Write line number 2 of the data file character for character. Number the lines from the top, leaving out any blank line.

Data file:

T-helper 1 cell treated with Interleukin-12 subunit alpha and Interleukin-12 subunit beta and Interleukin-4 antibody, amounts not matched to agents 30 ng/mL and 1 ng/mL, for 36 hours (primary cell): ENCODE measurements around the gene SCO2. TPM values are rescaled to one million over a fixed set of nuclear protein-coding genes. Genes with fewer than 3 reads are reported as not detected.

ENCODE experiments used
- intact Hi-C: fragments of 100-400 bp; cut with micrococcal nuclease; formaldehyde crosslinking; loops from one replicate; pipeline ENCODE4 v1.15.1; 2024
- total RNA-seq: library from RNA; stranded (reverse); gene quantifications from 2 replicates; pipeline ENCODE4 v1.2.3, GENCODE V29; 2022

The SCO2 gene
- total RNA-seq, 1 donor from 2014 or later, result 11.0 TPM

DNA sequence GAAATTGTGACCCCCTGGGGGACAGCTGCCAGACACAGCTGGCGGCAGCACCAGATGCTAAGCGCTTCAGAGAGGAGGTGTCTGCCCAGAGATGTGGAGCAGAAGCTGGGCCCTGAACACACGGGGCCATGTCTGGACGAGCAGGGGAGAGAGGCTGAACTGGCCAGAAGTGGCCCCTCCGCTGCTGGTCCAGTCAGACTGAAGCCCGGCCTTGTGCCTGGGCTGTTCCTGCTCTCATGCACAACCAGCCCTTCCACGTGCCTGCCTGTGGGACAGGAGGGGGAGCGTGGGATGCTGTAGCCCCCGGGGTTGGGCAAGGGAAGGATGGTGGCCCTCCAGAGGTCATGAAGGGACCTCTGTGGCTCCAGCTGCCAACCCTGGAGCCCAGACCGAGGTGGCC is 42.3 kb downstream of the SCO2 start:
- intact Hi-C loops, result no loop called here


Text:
ENCODE experiments used